• Cool Starship: The Millennium Falcon.
  • Combat Pragmatist: While not a Jedi, he is not completely incompetent without his blaster. In Jedi, he was able to take out a Scout Trooper with his bare hands.
  • The Cynic: In contrast to Luke's Wide-Eyed Idealist.
  • Curb-Stomp Battle: Against Vader on Cloud City. Han instantly draws his blaster and fires, but Vader easily repels the blaster shots, and levitates the blaster away in the span of three seconds. He only survived because Vader needed him as bait for Luke.
  • Deadpan Snarker: The original (and most famous) one in the Star Wars franchise.
  • Distressed Dude: The beginning of Return of the Jedi finds him frozen in carbonite and hanging on Jabba the Hutt's wall. He takes a lot of rescuing.
  • The Dog Shot First: Trope Namer — in the original cut of A New Hope, he shot Greedo before Greedo could kill him; in later versions of the movie, he fires a split-second after Greedo does, and Greedo proves himself to be a lousy shot.
  • Establishing Character Moment: The original version of his encounter with Greedo (shooting him before he could aim his weapon) was meant to show that he was a ruthless Combat Pragmatist.
  • The Ferryman: In A New Hope, Han explicitly only signs on to give Luke and Obi-Wan a ride to the planet Alderaan to take the Death Star plans to Bail Organa, and for a considerable fee at that. He gets caught up in the rest of the adventure when they are captured by the Imperials and he ends up helping rescue Princess Leia.
  • Frontline General: In Return of the Jedi he becomes a general and leads the strike team that disables the theatre shield protecting the Death Star II. He resigns his commission a few months after Endor in order to liberate Kashyyyk after the New Republic determined it was not high on their list of priorities.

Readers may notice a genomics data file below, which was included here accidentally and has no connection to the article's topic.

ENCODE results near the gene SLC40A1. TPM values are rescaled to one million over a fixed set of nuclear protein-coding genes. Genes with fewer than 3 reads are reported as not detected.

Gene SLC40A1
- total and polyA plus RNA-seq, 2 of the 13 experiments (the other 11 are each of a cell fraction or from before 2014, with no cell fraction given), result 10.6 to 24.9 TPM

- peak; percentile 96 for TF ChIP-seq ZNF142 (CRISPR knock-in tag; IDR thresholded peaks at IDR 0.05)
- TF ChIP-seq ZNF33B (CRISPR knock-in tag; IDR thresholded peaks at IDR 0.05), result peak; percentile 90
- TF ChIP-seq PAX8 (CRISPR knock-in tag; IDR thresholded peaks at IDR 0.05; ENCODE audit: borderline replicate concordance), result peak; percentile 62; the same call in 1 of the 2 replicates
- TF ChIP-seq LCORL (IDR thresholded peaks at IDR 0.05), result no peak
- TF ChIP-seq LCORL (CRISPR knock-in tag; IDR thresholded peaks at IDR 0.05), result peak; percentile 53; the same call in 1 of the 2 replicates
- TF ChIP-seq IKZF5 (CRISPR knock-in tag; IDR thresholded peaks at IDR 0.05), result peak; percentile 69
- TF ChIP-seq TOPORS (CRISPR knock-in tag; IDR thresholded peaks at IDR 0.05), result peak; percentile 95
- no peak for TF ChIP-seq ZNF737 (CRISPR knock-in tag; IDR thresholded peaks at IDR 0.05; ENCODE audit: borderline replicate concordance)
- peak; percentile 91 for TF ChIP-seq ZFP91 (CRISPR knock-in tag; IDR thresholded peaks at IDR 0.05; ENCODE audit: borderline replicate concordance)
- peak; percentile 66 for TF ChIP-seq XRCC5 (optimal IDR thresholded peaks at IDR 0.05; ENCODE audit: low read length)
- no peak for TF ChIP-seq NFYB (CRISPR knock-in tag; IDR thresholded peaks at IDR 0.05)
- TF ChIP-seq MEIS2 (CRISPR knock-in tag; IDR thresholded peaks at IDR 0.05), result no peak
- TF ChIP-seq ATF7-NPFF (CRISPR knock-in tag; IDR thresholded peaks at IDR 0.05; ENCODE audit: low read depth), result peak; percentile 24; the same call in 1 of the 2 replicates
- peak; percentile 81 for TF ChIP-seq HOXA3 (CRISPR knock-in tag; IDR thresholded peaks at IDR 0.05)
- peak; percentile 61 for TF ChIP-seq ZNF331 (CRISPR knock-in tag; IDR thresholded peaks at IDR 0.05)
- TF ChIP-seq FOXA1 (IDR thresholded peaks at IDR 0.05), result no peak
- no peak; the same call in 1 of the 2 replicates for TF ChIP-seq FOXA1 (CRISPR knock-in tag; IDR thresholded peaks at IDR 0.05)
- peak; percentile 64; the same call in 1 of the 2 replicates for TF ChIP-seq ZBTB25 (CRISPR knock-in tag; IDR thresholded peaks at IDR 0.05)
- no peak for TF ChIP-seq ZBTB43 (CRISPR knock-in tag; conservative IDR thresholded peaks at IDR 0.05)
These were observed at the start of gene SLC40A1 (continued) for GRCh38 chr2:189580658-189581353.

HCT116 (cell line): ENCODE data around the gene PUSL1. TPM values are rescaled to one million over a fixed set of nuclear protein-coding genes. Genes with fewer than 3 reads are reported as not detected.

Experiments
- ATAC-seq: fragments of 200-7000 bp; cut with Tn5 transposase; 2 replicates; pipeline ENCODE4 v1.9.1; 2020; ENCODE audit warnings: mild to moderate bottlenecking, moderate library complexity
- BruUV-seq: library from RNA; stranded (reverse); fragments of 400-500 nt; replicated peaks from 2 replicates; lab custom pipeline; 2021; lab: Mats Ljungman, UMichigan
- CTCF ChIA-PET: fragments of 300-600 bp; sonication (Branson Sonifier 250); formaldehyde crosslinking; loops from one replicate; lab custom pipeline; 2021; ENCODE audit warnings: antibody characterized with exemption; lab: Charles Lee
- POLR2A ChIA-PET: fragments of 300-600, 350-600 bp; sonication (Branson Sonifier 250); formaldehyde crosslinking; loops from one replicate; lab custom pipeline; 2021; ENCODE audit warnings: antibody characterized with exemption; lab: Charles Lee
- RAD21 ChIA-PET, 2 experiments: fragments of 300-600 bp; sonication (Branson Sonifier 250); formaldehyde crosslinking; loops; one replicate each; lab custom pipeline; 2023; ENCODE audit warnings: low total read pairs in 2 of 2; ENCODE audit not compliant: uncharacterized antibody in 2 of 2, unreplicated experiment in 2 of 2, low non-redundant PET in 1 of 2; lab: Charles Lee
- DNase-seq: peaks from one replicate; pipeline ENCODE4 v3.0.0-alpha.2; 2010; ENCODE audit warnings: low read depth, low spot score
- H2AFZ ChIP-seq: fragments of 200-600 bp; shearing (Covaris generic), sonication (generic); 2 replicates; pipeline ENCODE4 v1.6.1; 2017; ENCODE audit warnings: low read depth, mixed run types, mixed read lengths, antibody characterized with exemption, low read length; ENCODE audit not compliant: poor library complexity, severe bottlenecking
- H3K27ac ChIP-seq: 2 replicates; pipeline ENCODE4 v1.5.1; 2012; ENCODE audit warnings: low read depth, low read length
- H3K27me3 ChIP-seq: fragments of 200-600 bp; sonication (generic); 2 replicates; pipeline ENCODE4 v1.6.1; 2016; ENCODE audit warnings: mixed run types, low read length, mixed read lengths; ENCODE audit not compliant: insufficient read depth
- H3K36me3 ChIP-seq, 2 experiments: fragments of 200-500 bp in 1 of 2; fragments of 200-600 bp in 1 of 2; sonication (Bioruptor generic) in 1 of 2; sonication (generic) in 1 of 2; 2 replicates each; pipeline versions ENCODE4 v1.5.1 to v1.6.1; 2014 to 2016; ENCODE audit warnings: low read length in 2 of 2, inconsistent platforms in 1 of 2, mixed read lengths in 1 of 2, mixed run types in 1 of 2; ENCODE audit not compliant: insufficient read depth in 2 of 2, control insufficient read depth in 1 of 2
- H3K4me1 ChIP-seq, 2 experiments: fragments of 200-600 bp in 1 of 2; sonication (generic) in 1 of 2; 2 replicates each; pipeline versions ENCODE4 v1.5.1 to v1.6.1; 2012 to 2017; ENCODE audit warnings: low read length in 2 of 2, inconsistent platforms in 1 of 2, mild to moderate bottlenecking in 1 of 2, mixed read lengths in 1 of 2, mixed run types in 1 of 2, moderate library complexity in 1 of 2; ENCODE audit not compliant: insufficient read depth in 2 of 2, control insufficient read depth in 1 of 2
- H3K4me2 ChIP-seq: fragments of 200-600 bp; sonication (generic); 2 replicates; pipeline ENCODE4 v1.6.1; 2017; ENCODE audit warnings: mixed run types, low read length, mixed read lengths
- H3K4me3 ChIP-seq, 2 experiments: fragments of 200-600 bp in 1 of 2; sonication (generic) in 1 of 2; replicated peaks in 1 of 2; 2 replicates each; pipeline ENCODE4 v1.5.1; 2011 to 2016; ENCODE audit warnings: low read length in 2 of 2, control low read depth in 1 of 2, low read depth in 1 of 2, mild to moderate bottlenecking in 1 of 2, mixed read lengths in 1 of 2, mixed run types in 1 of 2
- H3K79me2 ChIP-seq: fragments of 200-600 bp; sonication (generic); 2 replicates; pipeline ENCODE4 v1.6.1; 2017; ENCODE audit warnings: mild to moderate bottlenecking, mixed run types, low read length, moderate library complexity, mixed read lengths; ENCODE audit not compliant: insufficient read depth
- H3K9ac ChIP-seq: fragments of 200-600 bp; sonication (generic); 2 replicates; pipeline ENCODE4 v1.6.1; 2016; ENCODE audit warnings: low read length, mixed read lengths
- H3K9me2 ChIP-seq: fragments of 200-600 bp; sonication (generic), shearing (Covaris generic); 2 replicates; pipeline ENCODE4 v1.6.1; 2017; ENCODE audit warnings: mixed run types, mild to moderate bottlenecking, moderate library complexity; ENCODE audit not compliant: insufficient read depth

• Gallows Humor: A master at this.
    Han: One thing's for sure, we're all gonna be a lot thinner!
    Threepio: His high exaltedness, the great Jabba the Hutt, has decreed that you are to be terminated immediately.
    Han: Good, I hate long waits.
  • Good Guns, Bad Guns: Han's signature DL-44 is really a rebuilt broomhandle Mauser, normally a "bad guy" gun. Then again, it is often overlooked that Han Solo is not initially a hero — he's a smuggler. A smuggler with a bad-tempered partner (known to pull people's arms off if beaten at dejarik), a highly illegal ship, and who has mastered the art of the subtle draw in order to be able to blow away the amateur bounty hunters that come after him if he screws up a smuggling job (no matter which version you believe, Han was definitely drawing his gun under the table and pointing it at Greedo's crotch for several seconds while Greedo talked). This was another clue that Han is NOT a nice guy.
  • Good Is Not Nice: Mostly in A New Hope, where he is helpful to Obi-Wan and Luke, but makes it clear that he couldn't care less if they got killed.
  • Guile Hero: Like his ship, he's full of surprises.
  • The Gunslinger: He was modeled after the cowboy archetype.
  • Heterosexual Life-Partners: With Chewie, who owed a life debt to him.
  • Hollywood Atheist: Han evidently doesn't believe in the Force, but his tone seems to be relatively less contemptuous than Motti'snote , though the consequences to Solo for such contempt would clearly be milder. This may be typical of the times he lives in, as the Empire has done its best to suppress knowledge of the Force. By the time of The Force Awakens, he has gotten out of this mindset, stating to Rey that the legends about the Force and the Jedi are all real.
  • Human Popsicle: Of the Carbonite variety. Vader was using him as a guinea pig before intending to try it on Luke later on. Han gets transported to Jabba's palace in the block and is later freed by Leia.
  • Imaginary Love Triangle: In Return of the Jedi, he thinks he's in a love triangle with Luke and Leia — who find out that they're siblings. Leia informs him of this at the end of the movie.
  • Intrepid Merchant: In theory he's not a hero, just a businessman. In illegal goods, under a totalitarian regime. So he has to be pretty intrepid just to avoid getting shot.
  • I Want My Beloved to Be Happy: In Return of the Jedi, Han has no idea at first that Luke and Leia are twins, and tells Leia that he won't get in the way if Leia prefers Luke. Leia quickly explains the truth about her and Luke's relationship.
  • Jerkass: Han starts off as an uncaring, cocky hotshot, but eventually reveals that he has a soft spot for Leia and proves himself to be a loyal friend to Luke. Even after his Character Development, he's still a jerk, but he's a lot nicer about being a jerk.
  • Knight in Sour Armor: After he joins the Rebel Alliance. Han definitely becomes one by the end of A New Hope; and he fills a Sour Supporter role for the rest of the Original Trilogy.
  • The Lancer: He's a sourpuss mercenary with a blaster to contrast the noble farm boy with the lightsaber.